Unless you fulfill the strict requirements to qualify for CBD oil, you are probably going to be in for a long wait. Not only are medical cannabis sales in Missouri not likely to begin until the middle of next year, there’s also plenty of time for policymakers to further complicate the soon-to-be industry. For example, they may – as has been the case in many other states – make it difficult for would-be dispensaries to obtain the permits and licenses required to do business. It’s also probable that initial dispensary licenses will be made available in very limited numbers.
How Can I Qualify for Medical Cannabis in Missouri?
On the plus side, it is at least possible to begin dealing with the formalities of qualifying for medical cannabis. Medical cannabis may not be available just yet, but you can set yourself up as a medical cannabis patient. The process of doing so looks a little like this:
Organize an appointment with a licensed physician and receive a diagnosis for a qualifying condition.
File an application with the Missouri Department of Health and Senior Services for an official medical cannabis identification card.
If your application is accepted and approved, you will receive your medical cannabis card in the post after a couple of weeks.
It’s worth noting that not all physicians in Missouri are willing to recommend patients for medical cannabis. It’s, therefore, a good idea to research the physician you intend to consult with, before making your appointment.
Where Will I be Able to Purchase Medical Cannabis in Missouri?
This is where things are likely to become complicated, as you will not be able to fill your prescription at a standard pharmacy. It will only be the state’s official medical cannabis dispensaries that are permitted to sell medical cannabis of any kind. Initially, it is likely that no more than a handful of official cannabis dispensaries will be in business by the summer of 2020.
Can I Carry and Consume Medical Cannabis with an Out-Of-State Permit?
Unfortunately, the same rules apply to anyone carrying or using cannabis of any kind. Even if you have a medical cannabis card and are permitted to use it in your home state, all forms of cannabis remain illegal to possess and consume in Missouri. You may, therefore, find yourself liable for prosecution, even if you’re using cannabis exclusively for medical purposes.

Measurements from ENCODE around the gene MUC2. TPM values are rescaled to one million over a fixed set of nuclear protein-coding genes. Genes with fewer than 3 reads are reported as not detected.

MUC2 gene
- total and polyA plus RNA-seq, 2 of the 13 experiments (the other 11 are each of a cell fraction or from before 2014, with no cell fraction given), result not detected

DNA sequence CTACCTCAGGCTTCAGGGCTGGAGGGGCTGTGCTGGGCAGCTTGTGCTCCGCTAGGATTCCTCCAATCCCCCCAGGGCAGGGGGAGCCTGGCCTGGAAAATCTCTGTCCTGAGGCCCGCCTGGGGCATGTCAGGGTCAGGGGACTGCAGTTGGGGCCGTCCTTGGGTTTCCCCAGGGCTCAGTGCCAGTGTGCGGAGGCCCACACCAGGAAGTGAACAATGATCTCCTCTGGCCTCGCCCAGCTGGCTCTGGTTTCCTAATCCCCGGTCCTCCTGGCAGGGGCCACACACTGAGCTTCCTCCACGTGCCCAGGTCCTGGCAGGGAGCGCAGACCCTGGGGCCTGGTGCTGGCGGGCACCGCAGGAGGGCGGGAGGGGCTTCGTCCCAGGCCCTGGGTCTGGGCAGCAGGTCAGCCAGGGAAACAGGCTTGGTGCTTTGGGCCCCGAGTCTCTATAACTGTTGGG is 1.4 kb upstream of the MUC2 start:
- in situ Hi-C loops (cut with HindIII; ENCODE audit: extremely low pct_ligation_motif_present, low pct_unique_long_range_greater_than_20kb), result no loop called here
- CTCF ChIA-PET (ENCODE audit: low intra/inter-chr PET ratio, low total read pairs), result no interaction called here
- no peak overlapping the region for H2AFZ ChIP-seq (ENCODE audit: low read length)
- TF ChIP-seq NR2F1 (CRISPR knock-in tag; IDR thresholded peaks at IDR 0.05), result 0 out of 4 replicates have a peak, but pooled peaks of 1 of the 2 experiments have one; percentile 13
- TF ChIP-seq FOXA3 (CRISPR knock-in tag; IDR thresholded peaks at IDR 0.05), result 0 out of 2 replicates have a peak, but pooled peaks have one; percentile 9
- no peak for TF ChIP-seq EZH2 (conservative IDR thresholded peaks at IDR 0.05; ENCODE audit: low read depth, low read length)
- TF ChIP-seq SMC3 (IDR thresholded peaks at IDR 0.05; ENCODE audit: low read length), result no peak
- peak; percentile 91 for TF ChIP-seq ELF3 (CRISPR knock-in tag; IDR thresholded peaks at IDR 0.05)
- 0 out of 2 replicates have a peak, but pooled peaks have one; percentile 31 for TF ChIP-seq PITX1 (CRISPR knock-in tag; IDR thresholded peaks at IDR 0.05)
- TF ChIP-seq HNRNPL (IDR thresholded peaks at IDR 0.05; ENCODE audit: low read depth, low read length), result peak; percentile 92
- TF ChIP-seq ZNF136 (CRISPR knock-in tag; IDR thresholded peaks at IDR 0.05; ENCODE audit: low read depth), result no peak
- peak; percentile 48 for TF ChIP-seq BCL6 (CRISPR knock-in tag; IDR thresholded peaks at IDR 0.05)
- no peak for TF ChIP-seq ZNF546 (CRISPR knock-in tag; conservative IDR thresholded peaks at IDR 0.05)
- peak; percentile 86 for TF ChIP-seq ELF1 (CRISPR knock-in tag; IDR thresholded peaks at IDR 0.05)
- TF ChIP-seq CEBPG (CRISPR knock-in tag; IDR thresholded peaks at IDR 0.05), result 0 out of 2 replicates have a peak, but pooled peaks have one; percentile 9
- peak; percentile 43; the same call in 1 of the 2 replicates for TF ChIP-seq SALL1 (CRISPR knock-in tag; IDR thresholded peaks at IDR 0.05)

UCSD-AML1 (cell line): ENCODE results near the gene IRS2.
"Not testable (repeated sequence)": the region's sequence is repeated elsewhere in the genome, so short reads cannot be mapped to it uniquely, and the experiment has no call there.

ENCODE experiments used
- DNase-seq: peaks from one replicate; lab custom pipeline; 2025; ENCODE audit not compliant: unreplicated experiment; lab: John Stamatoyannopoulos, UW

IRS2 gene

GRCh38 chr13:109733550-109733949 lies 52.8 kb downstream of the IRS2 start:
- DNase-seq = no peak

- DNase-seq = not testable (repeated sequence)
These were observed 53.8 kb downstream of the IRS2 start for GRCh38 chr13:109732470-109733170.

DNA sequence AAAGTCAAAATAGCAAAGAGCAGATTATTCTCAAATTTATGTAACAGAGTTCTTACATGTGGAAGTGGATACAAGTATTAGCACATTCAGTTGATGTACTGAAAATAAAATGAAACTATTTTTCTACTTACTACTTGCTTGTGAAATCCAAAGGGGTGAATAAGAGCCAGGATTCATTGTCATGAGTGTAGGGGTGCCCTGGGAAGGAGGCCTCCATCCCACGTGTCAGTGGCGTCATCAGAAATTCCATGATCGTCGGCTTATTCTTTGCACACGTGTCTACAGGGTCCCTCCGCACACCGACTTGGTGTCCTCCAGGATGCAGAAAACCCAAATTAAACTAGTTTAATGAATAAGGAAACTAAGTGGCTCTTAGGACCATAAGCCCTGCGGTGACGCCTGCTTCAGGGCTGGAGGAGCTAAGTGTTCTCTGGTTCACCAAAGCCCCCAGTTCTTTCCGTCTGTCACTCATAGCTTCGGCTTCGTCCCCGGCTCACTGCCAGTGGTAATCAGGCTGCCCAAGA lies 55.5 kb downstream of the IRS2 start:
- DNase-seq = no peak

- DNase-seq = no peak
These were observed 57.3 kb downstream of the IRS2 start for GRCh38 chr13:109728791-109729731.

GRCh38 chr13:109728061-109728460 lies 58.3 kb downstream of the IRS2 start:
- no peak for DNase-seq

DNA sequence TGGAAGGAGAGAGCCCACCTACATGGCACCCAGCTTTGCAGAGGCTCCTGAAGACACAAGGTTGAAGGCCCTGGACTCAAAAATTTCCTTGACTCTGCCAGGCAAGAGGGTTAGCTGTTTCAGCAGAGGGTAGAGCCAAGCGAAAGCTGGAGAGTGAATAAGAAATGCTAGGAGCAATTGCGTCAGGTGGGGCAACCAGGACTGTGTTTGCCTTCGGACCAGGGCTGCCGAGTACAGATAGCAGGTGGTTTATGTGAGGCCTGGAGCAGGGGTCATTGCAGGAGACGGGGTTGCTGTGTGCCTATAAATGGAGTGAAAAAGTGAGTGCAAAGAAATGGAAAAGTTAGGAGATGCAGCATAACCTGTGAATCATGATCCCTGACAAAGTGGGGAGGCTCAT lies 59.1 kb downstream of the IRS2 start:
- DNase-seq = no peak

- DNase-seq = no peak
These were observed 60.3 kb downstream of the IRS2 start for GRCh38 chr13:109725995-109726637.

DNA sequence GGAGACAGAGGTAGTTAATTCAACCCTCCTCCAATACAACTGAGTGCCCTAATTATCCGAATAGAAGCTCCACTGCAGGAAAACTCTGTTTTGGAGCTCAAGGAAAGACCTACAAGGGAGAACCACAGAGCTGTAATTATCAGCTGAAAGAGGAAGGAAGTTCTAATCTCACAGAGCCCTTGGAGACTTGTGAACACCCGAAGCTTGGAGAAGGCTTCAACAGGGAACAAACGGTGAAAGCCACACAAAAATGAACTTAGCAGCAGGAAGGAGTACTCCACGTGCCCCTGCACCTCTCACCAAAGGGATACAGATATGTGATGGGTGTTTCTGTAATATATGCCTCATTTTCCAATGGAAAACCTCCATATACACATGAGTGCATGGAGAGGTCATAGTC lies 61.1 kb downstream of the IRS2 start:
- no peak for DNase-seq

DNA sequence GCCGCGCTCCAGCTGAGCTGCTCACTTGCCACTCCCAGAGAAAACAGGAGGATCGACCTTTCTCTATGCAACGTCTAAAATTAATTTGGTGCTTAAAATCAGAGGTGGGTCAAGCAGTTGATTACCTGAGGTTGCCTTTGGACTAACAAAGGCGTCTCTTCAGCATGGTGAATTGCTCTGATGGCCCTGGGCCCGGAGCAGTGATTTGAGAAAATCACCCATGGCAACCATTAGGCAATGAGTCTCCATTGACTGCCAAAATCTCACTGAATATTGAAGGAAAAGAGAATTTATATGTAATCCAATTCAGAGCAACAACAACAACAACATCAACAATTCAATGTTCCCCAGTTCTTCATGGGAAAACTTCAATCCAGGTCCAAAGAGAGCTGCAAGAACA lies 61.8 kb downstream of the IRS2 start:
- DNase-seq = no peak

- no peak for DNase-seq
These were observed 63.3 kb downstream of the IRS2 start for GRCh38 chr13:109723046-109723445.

What Conditions Qualify for a Medical Cannabis Card?
According to the official pages of Amendment 2, diagnosis of any of the following conditions may result in a physician recommending a patient for medical cannabis:
Intractable migraines unresponsive to other treatment
A chronic medical condition that causes severe, persistent pain or persistent muscle spasms, including but not limited to those associated with multiple sclerosis, seizures, Parkinson’s disease, and Tourette’s syndrome
Debilitating psychiatric disorders, including, but not limited to, post-traumatic stress disorder, if diagnosed by a state-licensed psychiatrist
Human immunodeficiency virus or acquired immune deficiency syndrome
A chronic medical condition that is normally treated with a prescription medication that could lead to physical or psychological dependence, when a physician determines that medical use of marijuana could be effective in treating that condition and would serve as a safer alternative to the prescription medication
Any terminal illness; or in the professional judgment of a physician, any other chronic, debilitating or other medical condition, including, but not limited to, hepatitis C, amyotrophic lateral sclerosis, inflammatory bowel disease, Crohn’s disease, Huntington’s disease, autism, neuropathies, sickle cell anemia, agitation of Alzheimer’s disease, cachexia and wasting syndrome.
I Have One of these Conditions – Will I Definitely Qualify?
No, as ultimately it’s up to your physician to decide whether or not you should be allowed access to medical cannabis. Though if one doctor refuses to recommend you, there’s nothing to stop you visiting a different doctor.
How About Medical Cannabis Cultivation?
When the changes in state cannabis policy come into effect, medical cannabis patients will be able to grow their own cannabis at home. Subject to their possession of a medical cannabis card and the plants being located somewhere secure and out of sight – no more than six at a time.
Will Recreational Cannabis Be Legalized in Missouri?
Given the fact that medical cannabis is still (technically) illegal for the time being, the likelihood of recreational cannabis being legalized anytime soon is minimal. Even following decriminalization, the state continues to impose heavy penalties for the illegal possession and consumption of cannabis.
There’s also limited evidence to suggest that the people of Missouri would vote in favor of recreational cannabis legislation, even if it was brought to the ballot box.